Inside the teenage mind

++Laila+Kebaish%2C+seventh-grader+on+the+All+Stars+team%2C+thinking+about+her+overwhelming+feelings+that+she+cant+describe.+%0A

Rijuta Purankar

Laila Kebaish, seventh-grader on the All Stars team, thinking about her overwhelming feelings that she can’t describe.

Rijuta Purankar, Writer

Teenagers are known to be moody and make impulsive decisions, but why? NPR says it was once believed that people thought that teenagers were just acting off of raging hormones and simply hated authority. However, according to a study done by Stanford Children’s Hospital, the mind isn’t fully developed until the age of 25.  

From the ages of 11 to 24 people’s brains are still developing, affecting all of their decisions and actions.  

Mrs. Melissa Peeples, RCMS school psychologist says, “Brains are still developing, you are more mature than you were in elementary school but less mature than an average adult.” 

During this process, the decision-making and emotional parts of your brain are not up to speed. Therefore, teenagers tend to make decisions from the emotional part of their brain. This important piece of the brain is called the amygdala. This is why teens have overwhelming emotional input and why they can’t always explain how they are truly feeling.

In a recent survey taken place within RCMS, it was found that 75.7% out of 80 students had felt a mix of unexplainable emotions and couldn’t fully explain how they were feeling. Students say that they go through this feeling almost daily and believe that these feelings are just hormones.

RCMS has many resources to help students, yet almost 60% of students don’t go to see someone, even when they know they need help. When they do go to see someone like a psychologist, counselor, or social worker it is noticed that many teenagers have prominent health issues such as mental health problems, anxiety, and extreme peer pressure.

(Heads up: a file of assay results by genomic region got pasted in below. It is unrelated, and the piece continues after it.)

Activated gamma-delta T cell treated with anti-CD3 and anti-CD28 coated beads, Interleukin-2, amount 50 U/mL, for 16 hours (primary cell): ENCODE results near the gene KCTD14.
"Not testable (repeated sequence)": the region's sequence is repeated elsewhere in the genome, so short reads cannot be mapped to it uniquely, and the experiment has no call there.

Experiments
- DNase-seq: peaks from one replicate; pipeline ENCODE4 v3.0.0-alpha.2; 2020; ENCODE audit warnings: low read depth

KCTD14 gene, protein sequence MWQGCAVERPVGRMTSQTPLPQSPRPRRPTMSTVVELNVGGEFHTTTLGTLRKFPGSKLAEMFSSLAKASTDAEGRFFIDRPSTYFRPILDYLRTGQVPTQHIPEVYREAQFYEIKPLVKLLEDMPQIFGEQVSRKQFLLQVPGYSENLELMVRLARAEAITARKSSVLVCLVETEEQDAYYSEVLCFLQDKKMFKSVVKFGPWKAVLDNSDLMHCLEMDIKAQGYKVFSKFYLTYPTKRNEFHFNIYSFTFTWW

“Teenagers strive to be perfect and get good grades,” says Mrs. Courtney Krsmanovic, the school’s social worker. “Even the kids who seem perfect and have their life together, behind closed doors, you don’t know how they are feeling or what kind of stress they are going through.”

Teenagers are at an impressionable stage; their brain has a lot of plasticity, which means that it changes, adapts, and responds to its surroundings. According to the survey, 53.9% of students are aware that they change the way they act or dress based on other people’s opinions.

“Peer pressure is a huge factor in how I dress and act — my peers’ opinions on me shape me,” says Emma Davu, a seventh-grader on the Trailblazers team.

“I don’t want people to judge me based on my clothes or smile or whatnot,” says Maisie Smith-Zoh, a seventh-grader on the All-Stars team.

Teens can also learn more because of plasticity. Mrs. Peeples says, “Kids are easier to give suggestions to. It is easier for teens to accept them. Adults tend to be more set in their ways”

To cope and relieve stress, people have different techniques: Some people may smash something, draw, listen to music, doing things they enjoy. Counselors  like to make their room a safe place and make students feel comfortable by eating snacks, doing puzzles, and just making sure that students will feel safe. They don’t want students to feel uncomfortable or awkward. 

Esther Ferrell, a counselor at RCMS says, “No one likes to sit and have someone staring at them.”

Although teens may be reckless or moody, they have a lot of time to grow and are not alone.

Ms. Ferrell says, “Middle school is such a time of tremendous growth, and watching teenagers grow and become themselves is one of the benefits of my job.“